We have many great articles on Saturn and its moon’s here at Universe Today. For example, here’s How Many Moons Does Saturn Have? and Is Saturn Making a New Moon?

Here’s an article about the discovery of Saturn’s 60th moon, and another article about how Saturn’s moons could be creating new rings.

Want more information about Saturn’s moons? Check out NASA’s Cassini information on the moons of Saturn, and more from NASA’s Solar System Exploration site.

We have recorded two episodes of Astronomy Cast just about Saturn. The first is Episode 59: Saturn, and the second is Episode 61: Saturn’s Moons.


Enceladus’ Jets Reach All the Way to its Sea

Thanks to the Cassini mission we’ve known about the jets of icy brine spraying from the south pole of Saturn’s moon Enceladus for about 8 years now, but this week it was revealed at the 44th Lunar and Planetary Science Conference outside Houston, Texas that Enceladus’ jets very likely reach all the way down to the sea — a salty subsurface sea of liquid water that’s thought to lie beneath nearly 10 kilometers of ice.

Enceladus’ jets were first observed by the Cassini spacecraft in 2005. The jets constantly spray fine particles of ice into space which enter orbit around Saturn, creating the hazy, diffuse E ring in which Enceladus resides.

Emanating from deep fissures nicknamed “tiger stripes” that gouge the 512-km (318-mile) -wide moon’s south pole the icy jets — and the stripes — have been repeatedly investigated by Cassini, which has discovered that not only do the ice particles contain salts and organic compounds but also that the stripes are surprisingly warm, measuring at 180 Kelvin (minus 135 degrees Fahrenheit) — over twice as warm as most other regions of the moon.

Read more: Enceladus’ Salty Surprise

Where the jets are getting their supply of liquid water has been a question scientists have puzzled over for years. Is friction caused by tidal stresses heating the insides of the stripes, which melts the ice and shoots it upwards? Or do the fissures actually extend all the way down through Enceladus’ crust to a subsurface ocean of liquid water, and through tidal pressure pull vapor and ice up to the surface?

"Baghdad Sulcus," one of many tiger stripe fissures on Enceladus (NASA/JPL/SSI)
“Baghdad Sulcus,” one of many tiger stripe fissures on Enceladus (NASA/JPL/SSI)

Researchers are now confident that the latter is the case.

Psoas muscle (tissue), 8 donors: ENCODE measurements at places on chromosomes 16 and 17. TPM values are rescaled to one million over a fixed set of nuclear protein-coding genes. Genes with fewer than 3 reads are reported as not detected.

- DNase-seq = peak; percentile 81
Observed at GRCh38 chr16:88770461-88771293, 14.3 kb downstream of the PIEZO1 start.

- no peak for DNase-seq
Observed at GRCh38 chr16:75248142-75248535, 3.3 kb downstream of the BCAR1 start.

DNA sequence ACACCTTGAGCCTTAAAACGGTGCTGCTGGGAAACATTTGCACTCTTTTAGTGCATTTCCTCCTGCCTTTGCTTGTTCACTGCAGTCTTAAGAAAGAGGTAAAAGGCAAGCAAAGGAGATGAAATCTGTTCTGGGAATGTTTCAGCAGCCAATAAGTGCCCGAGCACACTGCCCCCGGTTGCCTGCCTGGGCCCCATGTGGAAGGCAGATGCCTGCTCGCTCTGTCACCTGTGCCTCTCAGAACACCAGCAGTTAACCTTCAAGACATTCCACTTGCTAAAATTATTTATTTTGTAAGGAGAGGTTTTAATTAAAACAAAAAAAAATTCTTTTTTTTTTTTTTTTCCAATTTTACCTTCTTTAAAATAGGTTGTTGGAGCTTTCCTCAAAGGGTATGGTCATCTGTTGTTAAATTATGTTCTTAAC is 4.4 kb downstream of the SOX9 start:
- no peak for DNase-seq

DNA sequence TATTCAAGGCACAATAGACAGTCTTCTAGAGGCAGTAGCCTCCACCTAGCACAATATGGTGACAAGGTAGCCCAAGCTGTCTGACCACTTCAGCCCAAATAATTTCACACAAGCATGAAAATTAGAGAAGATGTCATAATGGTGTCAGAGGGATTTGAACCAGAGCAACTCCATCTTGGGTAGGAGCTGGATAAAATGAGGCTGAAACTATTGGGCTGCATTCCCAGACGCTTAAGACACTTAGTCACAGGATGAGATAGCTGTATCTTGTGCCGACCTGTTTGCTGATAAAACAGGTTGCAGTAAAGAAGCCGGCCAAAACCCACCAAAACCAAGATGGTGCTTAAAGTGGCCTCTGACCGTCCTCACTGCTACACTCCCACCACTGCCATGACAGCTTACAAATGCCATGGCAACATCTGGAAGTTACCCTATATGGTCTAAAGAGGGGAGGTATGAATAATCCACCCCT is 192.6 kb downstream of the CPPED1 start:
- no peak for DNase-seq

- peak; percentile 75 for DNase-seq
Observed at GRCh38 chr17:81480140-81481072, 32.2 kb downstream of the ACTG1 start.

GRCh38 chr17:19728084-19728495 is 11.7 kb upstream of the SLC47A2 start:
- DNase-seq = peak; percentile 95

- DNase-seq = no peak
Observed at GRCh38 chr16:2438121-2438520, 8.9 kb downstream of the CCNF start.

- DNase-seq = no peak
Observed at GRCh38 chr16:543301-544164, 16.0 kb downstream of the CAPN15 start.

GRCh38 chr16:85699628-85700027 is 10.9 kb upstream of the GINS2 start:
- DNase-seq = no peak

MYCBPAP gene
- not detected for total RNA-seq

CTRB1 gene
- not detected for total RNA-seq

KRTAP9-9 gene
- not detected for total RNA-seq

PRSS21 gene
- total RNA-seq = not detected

In a presentation at the Lunar and Planetary Science Conference titled “How the Jets, Heat and Tidal Stresses across the South Polar Terrain of Enceladus Are Related” (see the PDF here) Cassini scientists note that the amount of heating due to tidal stress seen along Enceladus’ tiger stripes isn’t nearly enough to cause the full spectrum of heating observed, and the “hot spots” that have been seen don’t correlate with the type of heating caused by shear friction.

Instead, the researchers believe that heat energy is being carried upwards along with the pressurized water vapor from the subsurface sea, warming the areas around individual vents as well as serving to keep their channels open.

With 98 individual jets observed so far on Enceladus’ south polar terrain and surface heating corresponding to each one, this scenario, for lack of a better term… seems legit.

What this means is that not only does a moon of Saturn have a considerable subsurface ocean of liquid water with a heat source and Earthlike salinity (and also a bit of fizz) but also that it’s spraying that ocean, that potentially habitable environment, out into local space where it can be studied relatively easily — making Enceladus a very intriguing target for future exploration.

“To touch the jets of Enceladus is to touch the most accessible salty, organic-rich, extraterrestrial body of water and, hence, habitable zone, in our solar system.”

– Cassini imaging team leader Carolyn Porco et al.

Enceladus is actively spraying its habitable zone out into space (NASA/JPL/SSI)
Enceladus is actively spraying its habitable zone out into space (NASA/JPL/SSI)

Research notes via C. Porco, D. DiNino, F. Nimmo, CICLOPS, Space Science Institute at Boulder, CO, and Earth and Planetary Sciences at UC Santa Cruz, CA.

Top image: color-composite of Enceladus made from raw Cassini images acquired in 2010. The moon is lit by reflected light from Saturn while the jets are backlit by the Sun.